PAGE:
The sun never truly "rises" in the East nor sets in the West.

https://www.nasa.gov/multimedia/imagegallery/image_feature_635.html

Never? I'm pretty sure maths says it does it exactly twice per year, with the rise and set happenning at the same moment, at two specific points on opposite sides of the planet.

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/u/Weed_O_Whirler has covered the relationship between the cardinal directions and the magnetic field of the Earth, but another aspect of your question is basically asking why do we use a coordinate system that (when viewed on a projected map) is a Cartesian coordinate system. At the simplest level, to define a location in an x-y plane, you need two coordinates. You could theoretically define two coordinate axes which are not at right angles to each other, but it would make defining coordinates *way* more complicated. The simplest solution is to have two orthogonal coordinate axes (and in reality, to have three orthogonal coordinate axes, i.e., elevation) to uniquely define locations. The same logic can be applied to spherical coordinate systems, i.e., why do we define locations with respect to intersections of sets of orthogonal planes with a sphere? Cause it's easier than defining coordinates with a non-orthogonal set of planes and their intersections with a sphere.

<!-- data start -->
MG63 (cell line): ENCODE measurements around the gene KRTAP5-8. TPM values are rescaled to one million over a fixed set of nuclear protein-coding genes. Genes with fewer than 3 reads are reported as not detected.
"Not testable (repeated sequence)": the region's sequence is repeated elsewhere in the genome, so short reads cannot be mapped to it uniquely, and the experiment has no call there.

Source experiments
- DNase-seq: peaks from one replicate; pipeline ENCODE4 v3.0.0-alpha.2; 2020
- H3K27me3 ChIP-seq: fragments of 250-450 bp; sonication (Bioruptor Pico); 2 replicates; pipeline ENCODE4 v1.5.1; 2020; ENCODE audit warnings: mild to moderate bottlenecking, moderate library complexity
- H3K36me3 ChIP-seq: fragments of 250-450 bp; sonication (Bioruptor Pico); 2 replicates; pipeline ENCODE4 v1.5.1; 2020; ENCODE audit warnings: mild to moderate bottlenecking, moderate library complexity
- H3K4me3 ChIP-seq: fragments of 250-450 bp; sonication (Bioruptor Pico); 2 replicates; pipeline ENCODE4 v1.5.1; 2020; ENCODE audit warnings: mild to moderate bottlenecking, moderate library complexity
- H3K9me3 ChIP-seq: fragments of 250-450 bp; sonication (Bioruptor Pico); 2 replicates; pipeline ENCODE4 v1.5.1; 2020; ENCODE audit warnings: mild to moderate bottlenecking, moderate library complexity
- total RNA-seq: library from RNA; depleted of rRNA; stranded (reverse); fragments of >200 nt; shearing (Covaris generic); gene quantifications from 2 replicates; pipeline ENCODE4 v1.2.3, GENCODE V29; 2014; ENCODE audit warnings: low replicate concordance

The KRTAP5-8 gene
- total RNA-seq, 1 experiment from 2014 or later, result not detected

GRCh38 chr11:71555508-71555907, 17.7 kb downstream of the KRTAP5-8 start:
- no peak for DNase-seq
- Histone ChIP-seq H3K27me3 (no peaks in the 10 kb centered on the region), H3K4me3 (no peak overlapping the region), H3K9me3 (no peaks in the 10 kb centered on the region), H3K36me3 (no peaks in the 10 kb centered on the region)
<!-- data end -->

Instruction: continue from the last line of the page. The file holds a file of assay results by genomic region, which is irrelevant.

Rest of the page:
It's also worth noting that in most locations, it's actually rare that the sun rises/sets truly due east/west with respect to true north (and the location where the sun set/rises moves because of the inclination of the rotational axis with respect to Earth's orbital plane). Thus, east and west are not defined as such because of the sun, but rather because they specifically are directions along the equator which is orthogonal to the rotational axis. Even if we were on a planet that had a very high inclination (i.e., the orientation of the rotational axis was much closer to being parallel with the orbital plane) it would still make the most sense to define a set of coordinate axes that parallel the equator (and thus are perpendicular to the coordinate axis that parallels the rotational axis).